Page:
Looking Through Time: 1994
With the anniversaries of culturally important albums sprouting up each and every year, the CommRadio Arts & Entertainment Department will be diving into albums from select years and breaking down their impact. Here are the albums from 1994.
The Notorious B.I.G. – “Ready to Die”
“Ready to Die” is the debut studio album of one of the most iconic figures in hip-hop history, on the project The Notorious B.I.G. introduces the world to his impressive vocabulary and diction combined with his imposing cadence making his voice one of the most recognizable in history.
Biggie also showcases his ability to create gangster stories that are only rivaled by Hollywood films.
In “Gimme the Loot” and “Warning,” Biggie takes the listener into his world where they become audio witnesses to the narrative Biggie constructs. Biggie would also delve into more darker themes as he does on “Suicidal Thoughts,” where the listener hears Biggie creates a fictional suicide due to his regret of the crimes he’s committed in his past life. This song is the official outro to “Ready to Die” which ties together his sophomore album aptly titled, “Life After Death.”
“Ready to Die” is also the first album released by Sean “Puffy” Combs’ label Bad Boy Records. As an executive producer Combs help add to the narrative based tracks with added effects. Additional production was handled by Easy Mo Bee, Darnell Scott, and Lord Finesse.
Biggie’s talent combined with a strong ear for production allowed for some of the greatest songs ever created in hip-hop usually powered by R&B sampled beats such as “Juicy” which is possibly the most recognizable hip-hop song ever. This combination of smooth production helped balance Biggie’s violent raps with more melodic beats.
“Ready to Die” launched the career of the most talented artist hip-hop has ever seen in Biggie and helped launched one of the most recognizable hip-hop labels in Bad Boy. In hindsight, this project shows what could’ve been if Biggie did not meet his tragic death a couple of years later. - Jerome Taylor
Weezer - “Weezer” (The Blue Album)
An amazing year for the alternative rock genre, there were three different scenes. Britpop was over in England, and two scenes in the States, the heavier sound introduced by Green Day on their debut “Dookie,” and the softer, nerdier, alternative pop-rock introduced by Weezer. Their self-titled album, known to many fans as “The Blue Album,” was a breath of fresh air in the grunge-dominated alt-rock scene of the ’90s. Still considered by Weezer fans to be one of their two finest records, the fun pop sound found on this record is a super enjoyable listen.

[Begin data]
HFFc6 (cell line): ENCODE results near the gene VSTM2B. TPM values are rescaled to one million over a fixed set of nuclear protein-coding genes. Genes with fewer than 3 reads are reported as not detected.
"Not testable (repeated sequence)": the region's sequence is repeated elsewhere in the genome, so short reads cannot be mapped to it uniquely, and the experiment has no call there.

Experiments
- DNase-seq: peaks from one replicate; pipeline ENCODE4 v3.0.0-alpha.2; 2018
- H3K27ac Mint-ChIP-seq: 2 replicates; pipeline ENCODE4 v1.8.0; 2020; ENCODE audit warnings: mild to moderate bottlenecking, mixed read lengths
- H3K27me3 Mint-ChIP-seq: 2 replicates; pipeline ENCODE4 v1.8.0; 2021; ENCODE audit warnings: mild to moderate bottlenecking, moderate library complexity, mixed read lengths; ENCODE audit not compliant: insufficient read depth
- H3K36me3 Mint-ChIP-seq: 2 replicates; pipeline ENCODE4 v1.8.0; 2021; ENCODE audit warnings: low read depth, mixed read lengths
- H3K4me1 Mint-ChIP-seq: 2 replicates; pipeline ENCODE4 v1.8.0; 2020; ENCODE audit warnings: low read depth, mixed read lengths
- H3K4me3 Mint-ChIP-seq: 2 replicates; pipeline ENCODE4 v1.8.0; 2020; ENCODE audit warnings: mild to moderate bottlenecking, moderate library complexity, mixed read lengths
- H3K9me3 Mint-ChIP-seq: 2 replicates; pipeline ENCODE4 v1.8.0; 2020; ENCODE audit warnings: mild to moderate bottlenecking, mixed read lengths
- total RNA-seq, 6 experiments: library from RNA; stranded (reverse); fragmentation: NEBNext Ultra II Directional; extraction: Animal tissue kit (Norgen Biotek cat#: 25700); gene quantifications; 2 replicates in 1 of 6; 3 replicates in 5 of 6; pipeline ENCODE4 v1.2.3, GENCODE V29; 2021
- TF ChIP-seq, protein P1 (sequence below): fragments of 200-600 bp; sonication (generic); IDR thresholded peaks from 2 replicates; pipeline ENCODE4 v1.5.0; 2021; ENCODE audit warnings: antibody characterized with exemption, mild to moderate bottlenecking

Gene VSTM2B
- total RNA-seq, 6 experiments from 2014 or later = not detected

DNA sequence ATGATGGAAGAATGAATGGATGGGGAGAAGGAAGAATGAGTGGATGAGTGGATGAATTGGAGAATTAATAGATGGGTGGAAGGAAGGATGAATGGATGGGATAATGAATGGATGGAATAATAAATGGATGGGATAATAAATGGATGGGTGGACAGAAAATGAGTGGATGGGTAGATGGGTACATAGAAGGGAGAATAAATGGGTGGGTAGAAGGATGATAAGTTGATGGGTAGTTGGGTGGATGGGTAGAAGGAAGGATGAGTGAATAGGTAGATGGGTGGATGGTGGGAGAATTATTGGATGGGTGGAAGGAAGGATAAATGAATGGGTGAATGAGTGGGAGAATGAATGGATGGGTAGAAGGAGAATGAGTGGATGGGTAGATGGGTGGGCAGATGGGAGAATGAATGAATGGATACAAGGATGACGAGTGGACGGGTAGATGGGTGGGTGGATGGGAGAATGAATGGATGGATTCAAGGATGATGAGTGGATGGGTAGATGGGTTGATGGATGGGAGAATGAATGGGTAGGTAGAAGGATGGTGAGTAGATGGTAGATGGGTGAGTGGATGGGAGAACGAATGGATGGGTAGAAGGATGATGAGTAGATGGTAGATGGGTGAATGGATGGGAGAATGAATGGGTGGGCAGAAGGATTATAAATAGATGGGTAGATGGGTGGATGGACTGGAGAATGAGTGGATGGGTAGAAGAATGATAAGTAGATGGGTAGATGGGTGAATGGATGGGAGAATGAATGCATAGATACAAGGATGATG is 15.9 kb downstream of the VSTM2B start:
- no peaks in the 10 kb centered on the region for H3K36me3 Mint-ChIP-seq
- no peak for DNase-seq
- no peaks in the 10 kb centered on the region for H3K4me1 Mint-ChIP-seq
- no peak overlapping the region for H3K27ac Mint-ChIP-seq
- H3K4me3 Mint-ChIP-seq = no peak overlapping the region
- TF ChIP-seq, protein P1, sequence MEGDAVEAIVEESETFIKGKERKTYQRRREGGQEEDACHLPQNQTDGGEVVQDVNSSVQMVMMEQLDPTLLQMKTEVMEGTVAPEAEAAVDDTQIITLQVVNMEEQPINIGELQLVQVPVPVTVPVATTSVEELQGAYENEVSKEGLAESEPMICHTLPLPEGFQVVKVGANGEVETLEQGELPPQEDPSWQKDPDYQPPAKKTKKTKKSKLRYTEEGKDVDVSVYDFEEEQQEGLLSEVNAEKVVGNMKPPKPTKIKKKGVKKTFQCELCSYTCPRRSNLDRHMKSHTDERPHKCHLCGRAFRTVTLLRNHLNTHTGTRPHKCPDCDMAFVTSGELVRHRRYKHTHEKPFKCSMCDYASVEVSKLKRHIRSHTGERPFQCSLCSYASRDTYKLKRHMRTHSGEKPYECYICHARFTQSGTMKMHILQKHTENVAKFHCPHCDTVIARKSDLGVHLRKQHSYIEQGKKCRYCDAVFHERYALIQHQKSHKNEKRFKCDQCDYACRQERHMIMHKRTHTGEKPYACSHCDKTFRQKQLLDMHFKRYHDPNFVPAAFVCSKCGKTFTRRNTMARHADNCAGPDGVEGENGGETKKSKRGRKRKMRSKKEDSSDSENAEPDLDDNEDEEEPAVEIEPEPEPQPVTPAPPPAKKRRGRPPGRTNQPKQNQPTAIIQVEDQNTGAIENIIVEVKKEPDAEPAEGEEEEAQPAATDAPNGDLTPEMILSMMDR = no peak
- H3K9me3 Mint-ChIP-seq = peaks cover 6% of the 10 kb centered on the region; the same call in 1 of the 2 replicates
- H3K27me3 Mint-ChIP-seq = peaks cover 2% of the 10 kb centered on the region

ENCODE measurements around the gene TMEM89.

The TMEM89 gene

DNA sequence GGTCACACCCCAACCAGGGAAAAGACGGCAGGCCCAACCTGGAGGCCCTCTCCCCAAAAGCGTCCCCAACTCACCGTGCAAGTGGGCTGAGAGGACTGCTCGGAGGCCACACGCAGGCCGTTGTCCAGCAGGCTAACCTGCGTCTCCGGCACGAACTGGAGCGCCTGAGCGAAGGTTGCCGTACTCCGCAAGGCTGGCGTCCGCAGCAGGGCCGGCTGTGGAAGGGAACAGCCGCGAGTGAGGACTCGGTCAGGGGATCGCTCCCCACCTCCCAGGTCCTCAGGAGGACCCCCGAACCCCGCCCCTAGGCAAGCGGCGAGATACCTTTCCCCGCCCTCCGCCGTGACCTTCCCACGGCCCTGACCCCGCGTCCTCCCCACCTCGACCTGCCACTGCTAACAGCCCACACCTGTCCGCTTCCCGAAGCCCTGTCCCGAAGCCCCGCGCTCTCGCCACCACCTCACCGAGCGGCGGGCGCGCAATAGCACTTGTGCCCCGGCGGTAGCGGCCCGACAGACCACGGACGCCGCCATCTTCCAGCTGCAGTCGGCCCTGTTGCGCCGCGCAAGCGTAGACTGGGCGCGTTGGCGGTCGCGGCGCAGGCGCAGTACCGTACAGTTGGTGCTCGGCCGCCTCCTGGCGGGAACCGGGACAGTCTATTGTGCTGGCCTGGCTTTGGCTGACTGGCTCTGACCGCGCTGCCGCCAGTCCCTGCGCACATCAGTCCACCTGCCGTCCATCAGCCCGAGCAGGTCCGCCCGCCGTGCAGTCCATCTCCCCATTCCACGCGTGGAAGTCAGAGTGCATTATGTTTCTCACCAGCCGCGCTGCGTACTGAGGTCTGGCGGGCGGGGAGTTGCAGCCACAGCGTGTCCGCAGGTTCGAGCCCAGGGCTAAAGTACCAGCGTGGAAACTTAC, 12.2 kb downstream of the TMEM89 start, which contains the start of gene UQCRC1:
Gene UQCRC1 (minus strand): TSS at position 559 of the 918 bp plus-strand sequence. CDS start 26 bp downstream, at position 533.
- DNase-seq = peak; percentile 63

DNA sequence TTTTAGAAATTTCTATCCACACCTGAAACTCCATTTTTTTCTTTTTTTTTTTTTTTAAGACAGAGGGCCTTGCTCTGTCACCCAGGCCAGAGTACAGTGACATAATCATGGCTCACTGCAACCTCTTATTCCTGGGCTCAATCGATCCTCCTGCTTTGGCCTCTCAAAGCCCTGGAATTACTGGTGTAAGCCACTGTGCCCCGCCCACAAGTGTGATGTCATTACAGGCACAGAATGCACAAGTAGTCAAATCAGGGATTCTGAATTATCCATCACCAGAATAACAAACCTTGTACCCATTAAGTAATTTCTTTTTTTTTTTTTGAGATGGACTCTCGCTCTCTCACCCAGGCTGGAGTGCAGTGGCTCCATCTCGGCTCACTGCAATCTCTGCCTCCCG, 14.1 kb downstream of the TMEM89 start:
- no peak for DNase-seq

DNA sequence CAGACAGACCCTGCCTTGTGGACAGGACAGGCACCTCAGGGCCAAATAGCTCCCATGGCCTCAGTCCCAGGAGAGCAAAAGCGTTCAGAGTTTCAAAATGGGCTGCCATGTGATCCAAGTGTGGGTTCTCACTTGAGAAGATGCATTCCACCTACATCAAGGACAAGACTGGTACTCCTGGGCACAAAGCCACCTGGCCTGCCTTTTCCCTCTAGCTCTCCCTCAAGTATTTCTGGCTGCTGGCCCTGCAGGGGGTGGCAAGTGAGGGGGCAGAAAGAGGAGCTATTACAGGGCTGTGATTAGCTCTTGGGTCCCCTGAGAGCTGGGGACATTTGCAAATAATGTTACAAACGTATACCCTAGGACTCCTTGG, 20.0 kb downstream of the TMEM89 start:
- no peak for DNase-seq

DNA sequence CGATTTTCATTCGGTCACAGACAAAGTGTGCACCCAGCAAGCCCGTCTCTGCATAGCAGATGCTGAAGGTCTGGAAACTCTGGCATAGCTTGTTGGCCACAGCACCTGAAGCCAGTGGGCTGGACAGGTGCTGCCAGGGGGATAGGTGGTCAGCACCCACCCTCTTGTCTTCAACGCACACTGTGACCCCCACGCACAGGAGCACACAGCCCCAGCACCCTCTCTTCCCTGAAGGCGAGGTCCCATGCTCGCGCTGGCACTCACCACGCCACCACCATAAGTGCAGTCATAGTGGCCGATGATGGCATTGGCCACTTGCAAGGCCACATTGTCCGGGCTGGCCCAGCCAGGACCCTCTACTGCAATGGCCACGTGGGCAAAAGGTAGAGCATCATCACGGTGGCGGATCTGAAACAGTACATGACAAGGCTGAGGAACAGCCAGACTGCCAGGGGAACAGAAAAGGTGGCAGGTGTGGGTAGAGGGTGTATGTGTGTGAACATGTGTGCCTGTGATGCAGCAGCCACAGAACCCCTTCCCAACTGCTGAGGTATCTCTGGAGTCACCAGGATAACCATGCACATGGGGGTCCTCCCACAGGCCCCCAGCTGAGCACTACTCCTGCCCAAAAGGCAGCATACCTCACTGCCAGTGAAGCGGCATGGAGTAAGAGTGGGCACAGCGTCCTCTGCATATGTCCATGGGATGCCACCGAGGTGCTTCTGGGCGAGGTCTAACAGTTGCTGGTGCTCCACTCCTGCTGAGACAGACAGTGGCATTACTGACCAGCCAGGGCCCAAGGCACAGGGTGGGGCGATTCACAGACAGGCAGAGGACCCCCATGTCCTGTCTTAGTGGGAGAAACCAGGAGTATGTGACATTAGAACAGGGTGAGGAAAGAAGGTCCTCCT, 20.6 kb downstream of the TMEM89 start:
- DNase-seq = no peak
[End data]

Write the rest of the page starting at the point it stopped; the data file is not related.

The lineup of Rivers Cuomo on vocals, Brian Bell on Guitar, and Patrick Wilson on drums has stayed consistent throughout the 25 years of Weezer’s discography. Bassist Matt Sharp was present on the first two records, which are considered the band’s pinnacle. “The Blue Album” has various genre influences.
“Buddy Holly” is influenced a lot by early rock, found in the name and the accompanying music video directed by music video legend Spike Jonze. “Surf Wax America” is influenced by the California surf rock scene, mixing elements of punk in one of the more enjoyable tracks on this record. Rivers was not afraid to get personal on tracks like “Say it Ain’t So,” which covered his feelings on his parents’ separation and his dad’s alcoholism. One could not mention this album without the light-hearted “Undone-The Sweater Song.”
This album is responsible for the revival of Emo’s melancholic side, as many tracks had dark, introspective lyrics, but with cheery vocal delivery, and instrumental tracks influenced by bubblegum pop, surf rock, and a geek rock sound Weezer helped pioneer. For fans of alternative, this is a must-listen, and one of the best alternative albums ever made. - Owen Paiva
Blur - “Parklife”
Grunge was at its peak in popularity in 1994, and the United Kingdom was not happy with the growing popularity. The genre of Britpop, with brighter, catchier, alternative songs started to explode, with Blur’s third album, “Parklife” being arguably the most important album in the genre. This masterpiece captured the vibe perfectly. Described as "Southern England personified," the consistent foursome of frontman Damon Albarn, guitarist Graham Coxon, bassist Alex James, and drummer Dave Rowntree teamed up with longtime producer Stephen Street for “Parklife.”
Albarn masterfully leads listeners through a melancholic journey, showing all the struggles one faces in the UK, masking dark and sometimes personal lyrics with the happy, bright accompaniment of Rowntree’s drum work, Coxon’s creative riffs, and James’ steady bass work. The many different instruments such as Albarn’s fondness for the melodica, which is like a mix of a harmonica and a keyboard, or Coxon’s accompanying saxophone and clarinet work that can be heard on different tracks on the album. Albarn and Coxon, in particular, are the two driving forces of the band’s sound, and each is a musical genius in their own right.